const { Field } = ReactFinalForm

const Fields = () => (
    <div>
        <Field
            type="radio"
            component={RadioFieldFF}
        />
        <Field
            type="checkbox"
            component={CheckboxFieldFF}
        />
        <Field
            type="checkbox"
            component={SwitchFieldFF}
        />
    </div>
)

Because of this change, our components will now behave like explained in the react-final-form docs (see the type section):

If set to “checkbox” or “radio”, React Final Form will know to manage your values as a checkbox or radio button respectively. Results in a checked boolean inside the input value given to your render prop.

Generic Field component

To simplify the creation of custom form fields, our Field component has been modified. The Field can now be used to wrap a custom form field and will allow displaying a label, helptext and validation messages in the same style as our other form components. So for example, say that you have a custom input field, and you want to use it with our Field:

import { Field } from '@dhis2/ui'

const CustomFormComponent = () => (
    <Field
        label="The label for this input"
        helpText="This is a custom form field"
        validationText="The input is valid"
        required
        valid
    >
        <input />
    </Field>
)

Note that the Field we’re covering in this section, the one exported directly from @dhis2/ui, is different from the Field from react-final-form. The latter exists for integration with final-form, whereas the Field exported directly from @dhis2/ui is meant to help align styles for custom form fields with our other form components.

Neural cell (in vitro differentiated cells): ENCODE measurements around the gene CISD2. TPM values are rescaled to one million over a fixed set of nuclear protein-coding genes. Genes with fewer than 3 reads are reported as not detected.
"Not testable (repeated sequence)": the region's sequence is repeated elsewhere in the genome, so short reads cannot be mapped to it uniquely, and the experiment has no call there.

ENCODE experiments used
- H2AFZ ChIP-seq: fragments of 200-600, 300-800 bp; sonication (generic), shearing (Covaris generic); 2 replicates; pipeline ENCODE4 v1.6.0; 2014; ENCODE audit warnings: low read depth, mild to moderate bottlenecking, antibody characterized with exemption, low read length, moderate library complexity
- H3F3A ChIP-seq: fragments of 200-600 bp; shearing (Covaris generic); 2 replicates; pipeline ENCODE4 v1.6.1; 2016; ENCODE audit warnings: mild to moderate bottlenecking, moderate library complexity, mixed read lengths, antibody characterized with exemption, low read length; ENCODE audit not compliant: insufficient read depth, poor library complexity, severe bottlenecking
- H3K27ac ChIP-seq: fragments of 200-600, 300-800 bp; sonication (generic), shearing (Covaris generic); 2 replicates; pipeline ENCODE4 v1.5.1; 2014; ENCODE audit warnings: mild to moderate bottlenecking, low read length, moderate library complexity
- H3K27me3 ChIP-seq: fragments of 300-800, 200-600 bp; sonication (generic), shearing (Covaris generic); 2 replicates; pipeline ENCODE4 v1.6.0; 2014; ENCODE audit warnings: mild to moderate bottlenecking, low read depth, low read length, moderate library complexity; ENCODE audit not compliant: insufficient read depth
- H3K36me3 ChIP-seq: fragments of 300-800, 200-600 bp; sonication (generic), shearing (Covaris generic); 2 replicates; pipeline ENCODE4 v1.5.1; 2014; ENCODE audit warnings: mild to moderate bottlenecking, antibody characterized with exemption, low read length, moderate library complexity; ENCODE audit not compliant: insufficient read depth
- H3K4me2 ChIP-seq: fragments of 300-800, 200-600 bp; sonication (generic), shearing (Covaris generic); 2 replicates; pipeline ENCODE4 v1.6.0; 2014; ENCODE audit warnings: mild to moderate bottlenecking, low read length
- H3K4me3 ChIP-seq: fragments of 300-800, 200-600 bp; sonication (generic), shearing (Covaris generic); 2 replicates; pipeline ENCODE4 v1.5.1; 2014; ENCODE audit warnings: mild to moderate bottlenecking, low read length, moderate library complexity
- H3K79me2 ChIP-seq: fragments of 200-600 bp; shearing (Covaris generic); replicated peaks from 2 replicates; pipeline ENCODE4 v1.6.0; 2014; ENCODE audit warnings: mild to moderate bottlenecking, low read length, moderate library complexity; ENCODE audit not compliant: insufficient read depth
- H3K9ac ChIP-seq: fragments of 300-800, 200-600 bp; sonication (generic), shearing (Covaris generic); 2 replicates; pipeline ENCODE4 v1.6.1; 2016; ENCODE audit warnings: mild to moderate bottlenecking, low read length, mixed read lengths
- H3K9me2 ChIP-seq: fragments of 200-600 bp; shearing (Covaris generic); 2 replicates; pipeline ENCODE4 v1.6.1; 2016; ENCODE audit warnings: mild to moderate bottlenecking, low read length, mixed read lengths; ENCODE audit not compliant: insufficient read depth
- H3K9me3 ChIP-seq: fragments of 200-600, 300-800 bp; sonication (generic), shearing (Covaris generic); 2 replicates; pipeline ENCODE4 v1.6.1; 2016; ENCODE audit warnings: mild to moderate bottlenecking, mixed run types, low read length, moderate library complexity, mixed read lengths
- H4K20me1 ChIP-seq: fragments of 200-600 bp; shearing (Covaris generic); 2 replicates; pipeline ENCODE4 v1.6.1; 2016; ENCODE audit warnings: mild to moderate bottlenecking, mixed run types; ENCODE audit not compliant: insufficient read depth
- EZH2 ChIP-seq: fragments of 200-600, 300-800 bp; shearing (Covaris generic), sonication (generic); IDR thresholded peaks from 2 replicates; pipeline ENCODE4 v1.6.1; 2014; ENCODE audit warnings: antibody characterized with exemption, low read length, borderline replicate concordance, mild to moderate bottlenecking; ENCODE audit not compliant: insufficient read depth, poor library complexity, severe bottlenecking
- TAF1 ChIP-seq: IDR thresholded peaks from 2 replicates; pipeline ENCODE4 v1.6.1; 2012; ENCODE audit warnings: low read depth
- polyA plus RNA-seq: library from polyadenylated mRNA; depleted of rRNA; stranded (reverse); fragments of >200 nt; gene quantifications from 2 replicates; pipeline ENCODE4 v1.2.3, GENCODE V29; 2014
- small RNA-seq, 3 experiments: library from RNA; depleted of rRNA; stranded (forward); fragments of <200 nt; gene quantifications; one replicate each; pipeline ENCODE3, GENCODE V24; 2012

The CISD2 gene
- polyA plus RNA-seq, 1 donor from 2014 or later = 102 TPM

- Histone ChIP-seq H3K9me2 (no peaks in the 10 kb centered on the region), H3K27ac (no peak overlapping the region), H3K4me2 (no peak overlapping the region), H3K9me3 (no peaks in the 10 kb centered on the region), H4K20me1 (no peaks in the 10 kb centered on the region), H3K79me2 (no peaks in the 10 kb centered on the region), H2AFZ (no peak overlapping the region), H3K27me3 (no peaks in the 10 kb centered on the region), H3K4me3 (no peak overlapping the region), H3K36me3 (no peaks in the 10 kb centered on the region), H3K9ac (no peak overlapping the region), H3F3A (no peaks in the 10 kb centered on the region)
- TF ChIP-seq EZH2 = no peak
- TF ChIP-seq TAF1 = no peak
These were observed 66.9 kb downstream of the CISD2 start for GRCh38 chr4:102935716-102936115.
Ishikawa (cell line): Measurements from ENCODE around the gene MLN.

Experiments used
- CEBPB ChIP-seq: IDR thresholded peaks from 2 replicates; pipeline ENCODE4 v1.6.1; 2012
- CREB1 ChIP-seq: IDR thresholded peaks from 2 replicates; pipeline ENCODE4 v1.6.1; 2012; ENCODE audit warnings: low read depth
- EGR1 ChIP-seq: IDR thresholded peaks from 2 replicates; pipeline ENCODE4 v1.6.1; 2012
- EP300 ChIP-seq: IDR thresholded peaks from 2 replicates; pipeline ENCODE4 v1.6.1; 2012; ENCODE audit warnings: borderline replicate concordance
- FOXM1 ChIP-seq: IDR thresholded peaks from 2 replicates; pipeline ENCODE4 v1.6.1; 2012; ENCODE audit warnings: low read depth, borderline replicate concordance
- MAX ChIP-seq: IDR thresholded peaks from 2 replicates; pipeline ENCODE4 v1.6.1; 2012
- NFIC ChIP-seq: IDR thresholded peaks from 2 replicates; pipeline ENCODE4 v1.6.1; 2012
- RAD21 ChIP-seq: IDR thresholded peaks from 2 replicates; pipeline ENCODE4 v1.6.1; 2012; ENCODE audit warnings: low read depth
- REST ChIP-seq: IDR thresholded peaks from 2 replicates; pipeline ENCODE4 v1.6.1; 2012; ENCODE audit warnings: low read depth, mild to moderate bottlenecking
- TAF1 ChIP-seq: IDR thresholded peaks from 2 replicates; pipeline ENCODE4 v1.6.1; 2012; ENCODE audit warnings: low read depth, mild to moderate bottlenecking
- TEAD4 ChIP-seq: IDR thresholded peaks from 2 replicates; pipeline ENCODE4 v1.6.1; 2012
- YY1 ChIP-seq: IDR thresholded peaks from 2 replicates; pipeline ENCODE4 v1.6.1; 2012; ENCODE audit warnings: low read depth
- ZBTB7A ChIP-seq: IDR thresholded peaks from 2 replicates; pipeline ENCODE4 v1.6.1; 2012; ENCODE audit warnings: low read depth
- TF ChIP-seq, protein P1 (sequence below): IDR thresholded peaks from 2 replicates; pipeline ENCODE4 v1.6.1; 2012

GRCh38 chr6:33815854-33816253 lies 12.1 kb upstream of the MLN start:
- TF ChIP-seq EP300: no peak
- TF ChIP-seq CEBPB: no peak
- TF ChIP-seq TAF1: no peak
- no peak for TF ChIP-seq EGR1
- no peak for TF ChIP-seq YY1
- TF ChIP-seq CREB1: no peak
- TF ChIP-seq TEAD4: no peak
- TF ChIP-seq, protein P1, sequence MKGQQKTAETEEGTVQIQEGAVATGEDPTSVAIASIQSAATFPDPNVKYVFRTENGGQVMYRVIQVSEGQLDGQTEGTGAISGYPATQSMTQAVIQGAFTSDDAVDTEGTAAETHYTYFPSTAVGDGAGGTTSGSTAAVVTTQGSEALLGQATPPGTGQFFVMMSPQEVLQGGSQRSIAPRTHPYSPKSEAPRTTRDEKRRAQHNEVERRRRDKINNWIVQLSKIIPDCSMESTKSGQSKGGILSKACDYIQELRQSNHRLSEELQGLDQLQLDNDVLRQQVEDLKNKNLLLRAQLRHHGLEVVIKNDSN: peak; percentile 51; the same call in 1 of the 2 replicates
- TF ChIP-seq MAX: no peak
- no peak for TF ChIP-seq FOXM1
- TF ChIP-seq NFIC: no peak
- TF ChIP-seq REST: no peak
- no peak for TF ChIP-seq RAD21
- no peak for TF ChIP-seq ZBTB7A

Removal of grouping components

We’ve removed the grouping components for our toggle components: RadioGroup, RadioGroupField, CheckboxGroup, and CheckboxGroupField. These components could be used to wrap our toggle components and would add the necessary props and event handlers by cloning their children. We’ve removed them because these components were blocking a generic Field and because we’re trying to move to more explicit patterns, to improve readability and maintainability. A simplified example:

// Before ui version 5:
import React, { useState } from 'react'
import { RadioGroup, Radio } from '@dhis2/ui-core'

const RadioButtons = () => {
    const [selection, setSelection] = useState('1')
    const options = [
        { value: "1", label: "one" }
        { value: "2", label: "two" }
    ]

    return (
        <RadioGroup
            value={selection}
            onChange={({ value }) => setSelection(value)}
        >
            {options.map({ value, label }) => (
                <Radio
                    value={value}
                    label={label}
                    key={value}
                />
            )}
        </RadioGroup>
    )
}

// With ui version 5:
import React, { useState } from 'react'
import { FieldGroup, Radio } from '@dhis2/ui'

const RadioButtons = () => {
    const [selection, setSelection] = useState('1')
    const options = [